I had to mess with it, I put myself in developer mode and switched to the dev channel in an effort to get my Wacom Bamboo working with my Chromebook. I just don't have time to test to night, so I will simply make a brief post about this Chromebook.
Hopefully, if I keep notes all will go well. This post is for my sanity.
C710-2487 Specs:
Screen Size11.6 inches
Screen Resolution1366 x 768
Max Screen Resolution1366 x 768 pixels
Processor1.1 GHz Celeron 847
RAM4 GB DDR3
Hard Drive320 GB SATA
Graphics CoprocessorIntel HD Graphics
Graphics Card Ram Size128 MB
Wireless Type802.11bgn
Number of USB 2.0 Ports3
Average Battery Life (in hours)4 hours
Brand NameAcer
SeriesC710
Item model numberC710-2487
Hardware PlatformLinux
Operating SystemChrome
Item Weight3 pounds
Item Dimensions L x W x H11.22 x 1.09 x 7.95 inches
ColorIron Gray
Processor BrandIntel
Processor Count2
Computer Memory TypeDDR3 SDRAM
Hard Drive InterfaceSerial ATA
Hard Drive Rotational Speed5400 RPM
Optical Drive TypeNo
Audio-out Ports (#)1
Battery TypeLithium-Ion (Li-Ion)
Batteries:1 Lithium ion batteries required. (included)

Clamshell iBook Hard Drive Replacement Alternative

The link below to Amazon is a paid ad and will take you to Amazon.com for purchasing.

My aging Blue iBook is suffering from a lack of space. This machine shipped with a 10 GB hard drive way back in 1999. Since I launched theseoldgames.com, the need for installation space has gone up noticeably.

Ifixit.com has wonderfully detailed instructions for repair of a variety of consumer products, including the iBook. They are my "go to" site for most repair projects. However, replacing the iBook drive has 10 sections, 36 steps and no time listed for the upgrade. It is also marked difficult. Since I trust them, I believe that this is within my skill range, but will exceed my patience for the task.

When I upgraded my old computers hard drive the task took all of an hour. This is a much bigger project, one I am not convinced that I ready to start.

I had been using a USB thumb drive as an alternative to upgrading the drive, but having a little dongle sticking out the side of the computer was always a recipe for disaster. What if I broke the one and only USB port?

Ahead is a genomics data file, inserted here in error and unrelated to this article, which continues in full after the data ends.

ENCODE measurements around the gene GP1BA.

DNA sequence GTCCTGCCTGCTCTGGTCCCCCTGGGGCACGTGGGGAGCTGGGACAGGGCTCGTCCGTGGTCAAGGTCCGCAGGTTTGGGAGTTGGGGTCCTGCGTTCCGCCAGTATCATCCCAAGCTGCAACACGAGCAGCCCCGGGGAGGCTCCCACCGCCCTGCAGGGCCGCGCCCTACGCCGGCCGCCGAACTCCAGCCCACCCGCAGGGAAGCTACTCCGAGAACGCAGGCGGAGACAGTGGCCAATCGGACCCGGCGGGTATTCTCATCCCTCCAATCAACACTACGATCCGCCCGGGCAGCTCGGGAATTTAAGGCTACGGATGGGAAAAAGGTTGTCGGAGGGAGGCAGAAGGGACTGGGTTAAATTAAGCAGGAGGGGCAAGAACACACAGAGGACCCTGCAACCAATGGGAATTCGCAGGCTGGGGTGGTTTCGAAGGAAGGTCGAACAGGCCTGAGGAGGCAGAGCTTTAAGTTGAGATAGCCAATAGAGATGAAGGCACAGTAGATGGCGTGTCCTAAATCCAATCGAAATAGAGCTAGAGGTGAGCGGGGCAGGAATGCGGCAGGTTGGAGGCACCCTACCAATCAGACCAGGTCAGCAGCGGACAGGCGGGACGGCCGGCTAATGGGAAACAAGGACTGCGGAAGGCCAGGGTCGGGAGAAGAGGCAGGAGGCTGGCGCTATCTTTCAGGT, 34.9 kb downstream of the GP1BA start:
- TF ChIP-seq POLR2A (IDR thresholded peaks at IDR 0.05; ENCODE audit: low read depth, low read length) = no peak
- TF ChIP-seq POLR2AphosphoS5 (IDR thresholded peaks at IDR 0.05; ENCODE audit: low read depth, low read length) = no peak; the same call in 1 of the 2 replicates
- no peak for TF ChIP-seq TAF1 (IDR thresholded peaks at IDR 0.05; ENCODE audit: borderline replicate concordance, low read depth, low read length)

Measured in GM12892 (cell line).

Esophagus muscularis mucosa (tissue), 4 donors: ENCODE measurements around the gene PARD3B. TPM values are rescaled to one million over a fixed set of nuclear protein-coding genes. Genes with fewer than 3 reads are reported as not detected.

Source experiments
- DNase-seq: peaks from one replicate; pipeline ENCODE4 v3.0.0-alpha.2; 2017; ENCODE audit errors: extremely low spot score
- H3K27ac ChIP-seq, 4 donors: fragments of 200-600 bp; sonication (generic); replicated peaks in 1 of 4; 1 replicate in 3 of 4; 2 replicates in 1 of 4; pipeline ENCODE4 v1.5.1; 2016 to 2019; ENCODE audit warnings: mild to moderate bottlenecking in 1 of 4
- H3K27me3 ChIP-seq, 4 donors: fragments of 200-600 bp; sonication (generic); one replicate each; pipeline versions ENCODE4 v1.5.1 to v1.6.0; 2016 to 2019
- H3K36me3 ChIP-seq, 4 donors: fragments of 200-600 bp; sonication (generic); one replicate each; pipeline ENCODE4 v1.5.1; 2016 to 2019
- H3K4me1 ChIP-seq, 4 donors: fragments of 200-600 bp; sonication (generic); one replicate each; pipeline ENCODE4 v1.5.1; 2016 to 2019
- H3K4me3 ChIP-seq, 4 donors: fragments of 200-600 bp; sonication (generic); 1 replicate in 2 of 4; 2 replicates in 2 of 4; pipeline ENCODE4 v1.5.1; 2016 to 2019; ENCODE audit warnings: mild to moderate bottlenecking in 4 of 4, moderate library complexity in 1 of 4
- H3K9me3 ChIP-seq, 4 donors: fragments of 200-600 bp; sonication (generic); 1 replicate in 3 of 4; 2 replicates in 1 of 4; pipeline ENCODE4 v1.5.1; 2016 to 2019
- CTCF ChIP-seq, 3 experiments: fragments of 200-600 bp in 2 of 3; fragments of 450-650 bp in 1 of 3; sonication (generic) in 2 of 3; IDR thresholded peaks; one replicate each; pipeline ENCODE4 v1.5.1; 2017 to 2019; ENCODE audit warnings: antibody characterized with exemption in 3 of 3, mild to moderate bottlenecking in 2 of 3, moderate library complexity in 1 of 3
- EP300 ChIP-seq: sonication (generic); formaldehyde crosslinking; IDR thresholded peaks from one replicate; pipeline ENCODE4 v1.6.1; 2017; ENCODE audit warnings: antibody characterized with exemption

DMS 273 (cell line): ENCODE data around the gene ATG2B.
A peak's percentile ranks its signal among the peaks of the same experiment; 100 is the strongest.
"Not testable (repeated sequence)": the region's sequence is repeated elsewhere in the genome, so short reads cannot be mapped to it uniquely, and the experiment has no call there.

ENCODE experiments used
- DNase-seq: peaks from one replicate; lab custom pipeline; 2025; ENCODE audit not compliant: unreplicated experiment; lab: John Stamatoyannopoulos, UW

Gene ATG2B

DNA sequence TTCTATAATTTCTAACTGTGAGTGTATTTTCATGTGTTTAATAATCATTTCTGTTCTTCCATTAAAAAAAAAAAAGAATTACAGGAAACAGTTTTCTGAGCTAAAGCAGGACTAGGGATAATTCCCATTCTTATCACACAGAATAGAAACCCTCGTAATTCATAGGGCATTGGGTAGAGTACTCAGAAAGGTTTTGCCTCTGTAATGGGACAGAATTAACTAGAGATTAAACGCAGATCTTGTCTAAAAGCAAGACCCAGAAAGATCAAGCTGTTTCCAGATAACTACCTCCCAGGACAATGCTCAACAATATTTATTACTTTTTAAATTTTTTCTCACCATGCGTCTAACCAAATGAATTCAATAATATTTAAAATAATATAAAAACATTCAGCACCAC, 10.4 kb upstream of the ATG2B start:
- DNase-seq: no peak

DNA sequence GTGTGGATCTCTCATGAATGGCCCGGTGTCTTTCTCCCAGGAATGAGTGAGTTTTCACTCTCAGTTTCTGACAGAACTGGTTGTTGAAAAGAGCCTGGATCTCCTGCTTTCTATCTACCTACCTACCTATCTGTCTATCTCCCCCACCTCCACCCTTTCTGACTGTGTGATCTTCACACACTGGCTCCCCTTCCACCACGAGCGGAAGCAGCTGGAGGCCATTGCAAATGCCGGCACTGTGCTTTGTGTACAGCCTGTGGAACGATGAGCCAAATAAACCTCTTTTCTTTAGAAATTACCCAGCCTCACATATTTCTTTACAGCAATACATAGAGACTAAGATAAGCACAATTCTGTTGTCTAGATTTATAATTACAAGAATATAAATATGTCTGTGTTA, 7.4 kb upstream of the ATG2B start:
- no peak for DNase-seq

Well, that is where the SanDisk Cruzer Fit USB drive comes in. It's a tiny USB drive with more than adequate storage. This 32 GB drive was less than $20.00, on Amazon. Now you can get several of them for a little less than $35.00.

The SanDisk Cruzer would not be my first pick because I am clumsy and forgetful. Under normal circumstances, I would lose this thing in less than a day. However, once it is plugged into the iBook, it's sleek, small form is perfect for this machine. As you can see in the next picture, the SanDisk Cruzer doesn't extend past the edge of the case.

Perfect! Drive problem solved, no particular downsides other than loosing the use of the USB. Aside from a floppy drive and Wacom Table, I have nothing that uses that port. To be honest, I won't need to use either one for this laptop.

One caveat when plugging any drive into a OS 9 Mac - Sometimes the Mac will want to initialize the disk into a flavor or form it can use. Most modern machines do not have this problem, so plugging the drive into the Mac first, formatting if needed, then putting information on it using a different machine is the route to go.

In a perfect world I'd upgrade the hard drive, but this solution is so handy compared to the real fix, I'm gonna run with it.

Pros: Cheap and easy.
Cons: Can't boot from USB. Utilizes the only USB port on the machine.




Ads provided by Amazon help fund this website by remuneration.

Saturday, November 10, 2018

Oh... Miniatures for Sale

Over on Classical Hack, I noticed my dad is unloading some of his massive armies.



Some of my favorites are the Macedonians. Check them out.

Taking Stock

Back in January of 2011, I started my first website at PretenderToThePower.com. It was a flat looking html page with the banner above. Nothing to write home about. Later, I moved on to Wordpress and then finally Blogger.com.

Over the years, I added more sites to cover all of my interests. I currently run four websites which I have combined into this site.